Vi­ral pic spot­lights re­li­gion’s role in pol­i­tics

Lesotho Times - - News - Staff Writer

“JUST one touch. All it takes is one touch from a Ma­jor Prophet to change your en­tire story.”

These are the words spo­ken by self-styled South African-based Malaw­ian “Prophet” Shep­herd Bushiri and posted on his In­sta­gram page on 27 Fe­bru­ary 2017.

Peo­ple from all walks of life and coun­tries around the world have been flock­ing to Mr Bushiri’s church seek­ing this “one touch” to change their lives for the bet­ter.

Politi­cians from Le­sotho have not been left out, with a num­ber of prom­i­nent per­son­al­i­ties spot­ted seek­ing di­vine in­ter­ven­tion at var­i­ous church gath­er­ings.

A trend­ing pic­ture on so­cial me­dia net­works, show­ing Le­sotho Congress for Democ­racy leader and for­mer deputy premier, Mo­thetjoa Mets­ing, seem­ingly at a church ser­vice con­ducted by Prophet Bushiri has shined the spot­light on the role played by re­li­gion in pol­i­tics across the con­ti­nent.

LCD spokesper­son Te­boho Sekata has de­nied spec­u­la­tion Mr Mets­ing had re­cently vis­ited Mr Bushiri’s church, say­ing: “This pic­ture is an old one and he has not been there re­cently.

“I think it was around Jan­uary when he was there. I am not sure whether he at­tended the church but I only know that it was in Jan­uary when he went to RSA (South Africa),” Mr Sekata told this pub­li­ca­tion yes­ter­day.

If Mr Mets­ing did visit Mr Bushiri’s church, he would have fol­lowed in the foot­steps of his po­lit­i­cal ri­val and suc­ces­sor Deputy Prime Min­is­ter Monyane Moleleki who has re­port­edly sought spir­i­tual guid­ance from Prophet Bushiri.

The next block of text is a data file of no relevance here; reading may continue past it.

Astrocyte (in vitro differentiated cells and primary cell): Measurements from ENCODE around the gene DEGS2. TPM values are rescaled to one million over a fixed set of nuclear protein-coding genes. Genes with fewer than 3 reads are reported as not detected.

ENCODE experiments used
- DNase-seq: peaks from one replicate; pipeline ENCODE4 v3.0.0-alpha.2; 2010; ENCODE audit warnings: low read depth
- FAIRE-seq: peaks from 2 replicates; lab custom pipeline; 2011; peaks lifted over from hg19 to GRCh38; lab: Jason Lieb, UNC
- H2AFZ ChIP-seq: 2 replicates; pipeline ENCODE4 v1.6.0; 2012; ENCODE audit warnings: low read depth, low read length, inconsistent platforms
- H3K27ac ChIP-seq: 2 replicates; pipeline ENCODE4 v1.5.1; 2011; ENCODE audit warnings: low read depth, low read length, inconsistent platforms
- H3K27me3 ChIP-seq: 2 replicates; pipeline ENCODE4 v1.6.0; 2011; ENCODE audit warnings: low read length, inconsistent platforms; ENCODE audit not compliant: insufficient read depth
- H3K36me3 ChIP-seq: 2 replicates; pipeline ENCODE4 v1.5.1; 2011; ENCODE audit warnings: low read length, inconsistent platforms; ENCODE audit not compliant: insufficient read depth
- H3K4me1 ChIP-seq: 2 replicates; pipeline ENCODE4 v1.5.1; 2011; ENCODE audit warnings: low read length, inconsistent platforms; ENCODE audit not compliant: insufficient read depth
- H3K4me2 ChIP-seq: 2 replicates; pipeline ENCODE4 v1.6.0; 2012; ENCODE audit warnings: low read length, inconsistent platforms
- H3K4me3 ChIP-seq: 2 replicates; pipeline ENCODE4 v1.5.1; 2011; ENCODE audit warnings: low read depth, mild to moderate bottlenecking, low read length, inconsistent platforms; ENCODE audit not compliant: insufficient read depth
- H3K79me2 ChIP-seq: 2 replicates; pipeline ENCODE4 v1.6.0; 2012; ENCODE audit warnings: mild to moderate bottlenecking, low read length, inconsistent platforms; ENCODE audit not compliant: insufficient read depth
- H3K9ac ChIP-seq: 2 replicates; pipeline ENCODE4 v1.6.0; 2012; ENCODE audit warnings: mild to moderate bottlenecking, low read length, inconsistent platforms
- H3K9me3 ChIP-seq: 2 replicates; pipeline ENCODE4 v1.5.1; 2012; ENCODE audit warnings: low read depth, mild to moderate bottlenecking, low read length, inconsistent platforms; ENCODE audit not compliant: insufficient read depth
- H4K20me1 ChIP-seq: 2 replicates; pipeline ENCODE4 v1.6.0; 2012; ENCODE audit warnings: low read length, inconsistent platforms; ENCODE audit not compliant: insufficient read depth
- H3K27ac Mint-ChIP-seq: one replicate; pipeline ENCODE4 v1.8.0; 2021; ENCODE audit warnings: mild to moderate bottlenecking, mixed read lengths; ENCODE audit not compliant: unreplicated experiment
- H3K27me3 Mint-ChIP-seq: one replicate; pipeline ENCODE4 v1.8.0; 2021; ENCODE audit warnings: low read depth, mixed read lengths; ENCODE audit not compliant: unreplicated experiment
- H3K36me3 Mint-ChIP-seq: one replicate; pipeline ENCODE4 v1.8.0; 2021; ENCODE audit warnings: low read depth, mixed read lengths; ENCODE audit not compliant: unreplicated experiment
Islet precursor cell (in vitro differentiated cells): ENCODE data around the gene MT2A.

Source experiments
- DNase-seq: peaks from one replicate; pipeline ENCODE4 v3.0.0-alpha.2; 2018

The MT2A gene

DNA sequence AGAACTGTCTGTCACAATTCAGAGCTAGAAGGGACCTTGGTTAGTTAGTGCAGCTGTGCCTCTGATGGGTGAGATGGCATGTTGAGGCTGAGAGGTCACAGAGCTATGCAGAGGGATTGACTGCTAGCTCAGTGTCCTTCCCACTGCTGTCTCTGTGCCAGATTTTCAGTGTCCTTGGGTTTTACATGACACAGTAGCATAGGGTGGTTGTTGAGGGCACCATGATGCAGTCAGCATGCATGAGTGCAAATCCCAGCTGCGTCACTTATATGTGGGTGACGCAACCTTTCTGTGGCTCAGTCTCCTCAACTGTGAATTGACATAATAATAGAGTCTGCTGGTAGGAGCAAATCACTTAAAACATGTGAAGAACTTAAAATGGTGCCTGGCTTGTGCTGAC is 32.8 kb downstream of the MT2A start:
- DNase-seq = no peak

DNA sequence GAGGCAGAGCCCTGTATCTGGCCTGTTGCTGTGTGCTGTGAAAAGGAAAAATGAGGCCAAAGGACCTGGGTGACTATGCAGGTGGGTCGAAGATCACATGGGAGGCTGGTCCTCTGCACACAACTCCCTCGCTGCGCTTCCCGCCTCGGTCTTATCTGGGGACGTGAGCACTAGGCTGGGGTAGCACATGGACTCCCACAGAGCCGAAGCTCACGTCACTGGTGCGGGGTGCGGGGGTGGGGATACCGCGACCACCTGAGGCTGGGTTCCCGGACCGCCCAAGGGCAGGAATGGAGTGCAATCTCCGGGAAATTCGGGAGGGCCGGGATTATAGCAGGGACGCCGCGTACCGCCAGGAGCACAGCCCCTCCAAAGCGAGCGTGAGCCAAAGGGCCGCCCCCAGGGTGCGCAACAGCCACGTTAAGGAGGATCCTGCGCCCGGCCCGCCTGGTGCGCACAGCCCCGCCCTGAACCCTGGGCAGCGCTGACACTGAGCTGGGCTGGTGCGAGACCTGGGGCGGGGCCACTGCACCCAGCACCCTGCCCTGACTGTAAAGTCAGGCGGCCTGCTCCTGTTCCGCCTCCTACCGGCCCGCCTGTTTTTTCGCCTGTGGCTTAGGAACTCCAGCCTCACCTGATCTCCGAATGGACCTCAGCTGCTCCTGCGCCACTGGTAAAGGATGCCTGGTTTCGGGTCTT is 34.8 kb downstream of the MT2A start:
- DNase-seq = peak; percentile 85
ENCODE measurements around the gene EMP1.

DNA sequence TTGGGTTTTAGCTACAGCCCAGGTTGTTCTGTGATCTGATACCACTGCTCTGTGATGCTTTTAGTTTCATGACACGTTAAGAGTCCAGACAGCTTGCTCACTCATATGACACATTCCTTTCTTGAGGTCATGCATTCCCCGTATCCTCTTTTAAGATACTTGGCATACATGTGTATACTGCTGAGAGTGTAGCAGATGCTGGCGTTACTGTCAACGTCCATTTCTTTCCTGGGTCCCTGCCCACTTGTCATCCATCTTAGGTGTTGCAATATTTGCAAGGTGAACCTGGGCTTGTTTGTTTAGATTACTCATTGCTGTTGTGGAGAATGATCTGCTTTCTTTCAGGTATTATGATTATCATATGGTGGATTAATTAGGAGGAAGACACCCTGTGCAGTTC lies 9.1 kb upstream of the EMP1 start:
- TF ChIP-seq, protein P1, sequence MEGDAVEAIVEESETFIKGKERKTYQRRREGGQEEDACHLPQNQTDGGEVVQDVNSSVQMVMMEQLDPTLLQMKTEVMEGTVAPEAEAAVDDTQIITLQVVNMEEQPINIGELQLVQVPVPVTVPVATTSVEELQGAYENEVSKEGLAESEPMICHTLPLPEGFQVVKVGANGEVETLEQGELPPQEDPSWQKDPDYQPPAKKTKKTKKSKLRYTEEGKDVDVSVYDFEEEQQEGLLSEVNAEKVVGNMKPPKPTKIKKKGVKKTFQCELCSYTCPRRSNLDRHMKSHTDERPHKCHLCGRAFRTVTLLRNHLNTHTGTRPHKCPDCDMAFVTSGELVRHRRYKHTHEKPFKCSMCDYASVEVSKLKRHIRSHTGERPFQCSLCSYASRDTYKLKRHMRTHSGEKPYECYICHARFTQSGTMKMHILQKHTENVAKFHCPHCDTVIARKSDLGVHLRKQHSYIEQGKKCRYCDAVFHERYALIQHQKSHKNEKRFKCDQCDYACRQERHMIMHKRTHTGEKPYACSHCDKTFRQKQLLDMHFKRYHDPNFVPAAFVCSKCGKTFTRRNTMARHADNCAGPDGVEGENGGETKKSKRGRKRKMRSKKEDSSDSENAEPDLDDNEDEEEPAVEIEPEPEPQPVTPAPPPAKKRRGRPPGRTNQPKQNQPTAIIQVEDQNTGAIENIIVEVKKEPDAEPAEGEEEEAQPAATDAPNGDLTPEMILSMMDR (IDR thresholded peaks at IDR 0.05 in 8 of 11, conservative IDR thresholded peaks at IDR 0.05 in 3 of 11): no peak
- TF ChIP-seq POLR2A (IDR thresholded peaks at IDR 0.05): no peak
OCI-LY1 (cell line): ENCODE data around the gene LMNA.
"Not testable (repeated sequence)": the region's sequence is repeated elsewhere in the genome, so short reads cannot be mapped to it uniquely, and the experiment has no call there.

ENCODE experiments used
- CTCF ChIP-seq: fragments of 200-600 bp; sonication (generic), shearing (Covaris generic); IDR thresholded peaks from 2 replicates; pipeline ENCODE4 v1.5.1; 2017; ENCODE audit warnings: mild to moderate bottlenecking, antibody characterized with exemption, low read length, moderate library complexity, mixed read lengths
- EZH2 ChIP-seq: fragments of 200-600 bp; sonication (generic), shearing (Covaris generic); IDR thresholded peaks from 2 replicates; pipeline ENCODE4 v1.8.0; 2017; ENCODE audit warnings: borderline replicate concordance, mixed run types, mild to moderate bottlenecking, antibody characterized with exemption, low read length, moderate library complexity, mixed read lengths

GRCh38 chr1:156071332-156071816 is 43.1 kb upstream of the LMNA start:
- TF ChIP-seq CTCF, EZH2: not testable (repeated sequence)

In fact, a 10 Fe­bru­ary 2017 In­sta­gram post by the Prophet shows a beam­ing Mr Moleleki and an equally beam­ing Prophet Bushiri with hands firmly clasped.

“I met this man one day and I told him the vi­sion I had of an an­gel putting him on top of a very beau­ti­ful moun­tain,” Prophet Bushiri says in the cap­tion.

“May the Lord who ex­alts peo­ple ex­alt you too wher­ever you are this morn­ing right now in Je­sus’s name,” he adds.

It is a post that sparked var­i­ous in­ter­pre­ta­tions with some Bushiri con­gre­gants telling this pub­li­ca­tion that the “beau­ti­ful moun­tain” re­ferred to must be un­der­stood in the con­text of Le­sotho as the Moun­tain King­dom.

“This means that Mr Moleleki’s po­lit­i­cal ca­reer is on an up­ward tra­jec­tory un­til he reaches this sum­mit, which is to one day be­come Prime Min­is­ter,” one con­gre­gant told this pub­li­ca­tion.

Cases of politi­cians seek­ing di­vine as­sis­tance at the churches of the pop­u­lar new wave of ‘prophets’ in­clud­ing the fa­mous Nige­ri­ans Temi­tope Ba­lo­gun TB’ Joshua and Pastor Chris are com­mon­place in Africa.

And while Mr Moleleki and Mr Mets­ing may have been cap­tured look­ing re­splen­dent in for­mal suits, the same can­not be said of some of the African politi­cians. There have been sto­ries of oth­er­wise re­spectable lead­ers re­duced to bare feet or even com­pletely naked while chant­ing some in­can­ta­tions in some dingy ron­dav­els of some shady medicine men and women.